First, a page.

The initial webquests utilise a commercial wiki, PB works, as the main technical platform. It is intended to transfer the webquests to an Open Source wiki to minimise costs for deployment by SMEs.

Conclusions / Expected Outcomes / Findings

There are a series of hypotheses which are being tested through the project.

Firstly, the project is developing an updated Web 2.0 approach to webquests seeking to scaffold learning in a Web 2.0–enhanced, social and interactive open learning environment.

Secondly the project is transferring an approach and methodology for learning in a Web 2.0–enhanced, social and interactive open learning environment previously develop din a school based and language learning context for training in SMEs.

Thirdly the project is seeking to develop a flexible approach to learning in a Web 2.0–enhanced, social and interactive open learning environment, facilitating a mixture of Face to face Blended and online learning.

Fourthly the project is seeking to facilitate the development of wiki based learning materials by trainers themselves.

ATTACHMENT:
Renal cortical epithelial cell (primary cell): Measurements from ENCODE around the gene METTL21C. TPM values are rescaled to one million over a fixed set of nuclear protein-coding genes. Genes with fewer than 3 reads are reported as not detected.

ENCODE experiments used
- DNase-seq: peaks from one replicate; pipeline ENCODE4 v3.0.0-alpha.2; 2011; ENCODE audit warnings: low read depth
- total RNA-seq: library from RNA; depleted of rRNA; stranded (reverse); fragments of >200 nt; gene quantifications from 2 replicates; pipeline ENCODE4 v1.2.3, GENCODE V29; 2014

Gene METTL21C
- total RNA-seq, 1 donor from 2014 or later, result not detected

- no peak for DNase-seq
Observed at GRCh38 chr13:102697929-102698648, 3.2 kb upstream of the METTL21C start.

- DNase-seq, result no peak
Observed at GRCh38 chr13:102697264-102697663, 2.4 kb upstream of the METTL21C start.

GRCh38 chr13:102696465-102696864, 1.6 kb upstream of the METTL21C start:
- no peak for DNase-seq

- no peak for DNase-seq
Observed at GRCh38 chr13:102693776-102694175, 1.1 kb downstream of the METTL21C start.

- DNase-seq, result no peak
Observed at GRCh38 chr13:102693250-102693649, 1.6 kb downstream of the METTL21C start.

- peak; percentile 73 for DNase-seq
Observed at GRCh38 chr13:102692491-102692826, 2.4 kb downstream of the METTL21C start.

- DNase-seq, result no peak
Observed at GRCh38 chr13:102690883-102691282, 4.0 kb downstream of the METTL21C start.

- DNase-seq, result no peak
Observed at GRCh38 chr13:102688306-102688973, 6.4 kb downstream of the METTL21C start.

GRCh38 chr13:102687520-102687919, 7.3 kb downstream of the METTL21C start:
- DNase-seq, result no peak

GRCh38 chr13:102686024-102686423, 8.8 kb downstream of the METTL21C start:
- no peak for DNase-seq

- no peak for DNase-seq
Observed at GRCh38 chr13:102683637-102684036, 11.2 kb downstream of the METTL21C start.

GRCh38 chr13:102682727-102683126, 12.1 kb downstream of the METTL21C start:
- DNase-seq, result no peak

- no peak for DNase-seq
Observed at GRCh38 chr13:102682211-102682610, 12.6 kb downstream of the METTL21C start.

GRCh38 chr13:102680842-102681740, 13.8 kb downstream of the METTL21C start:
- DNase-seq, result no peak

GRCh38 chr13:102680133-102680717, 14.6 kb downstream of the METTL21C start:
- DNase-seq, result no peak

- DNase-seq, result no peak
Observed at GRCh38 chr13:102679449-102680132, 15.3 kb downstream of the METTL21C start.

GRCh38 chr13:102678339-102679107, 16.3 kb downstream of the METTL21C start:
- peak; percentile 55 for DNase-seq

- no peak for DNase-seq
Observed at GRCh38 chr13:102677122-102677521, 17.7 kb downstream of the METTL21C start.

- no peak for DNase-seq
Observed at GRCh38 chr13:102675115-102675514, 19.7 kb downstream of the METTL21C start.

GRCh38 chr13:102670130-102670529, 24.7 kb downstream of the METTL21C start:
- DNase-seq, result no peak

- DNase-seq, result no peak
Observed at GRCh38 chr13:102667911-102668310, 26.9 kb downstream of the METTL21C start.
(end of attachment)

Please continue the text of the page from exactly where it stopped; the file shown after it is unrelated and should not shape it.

Fifthly the project is seeking to develop an approach to developing organisational knowledge resources for communities of practice though training activities.

The evaluation of the initial workshops are extremely positive. The paper will be based on a full evaluation of the project activities and will explore the success or otherwise of our initial hypotheses.

References

Attwell, G. (2007) Searching, Lurking and the Zone of Proximinal Development: e-learning in Small and Medium Enterprises, Vienna: Navreme

Pelliccione, D. L., & Craggs, G. J. (2007). WebQuests: an online learning strategy to promote cooperative learning and higher-level thinking. Paper presented at AARE Conference, 2007.

Perifanou M. (2011) Web 2.0 – New era of Internet tools in learning and teaching Italian as a foreign language – WebQuest 2.0 activities and  Collaborative Blended Learning Model. Proposals of blended learning. Unpublished doctoral dissertation, University of Athens.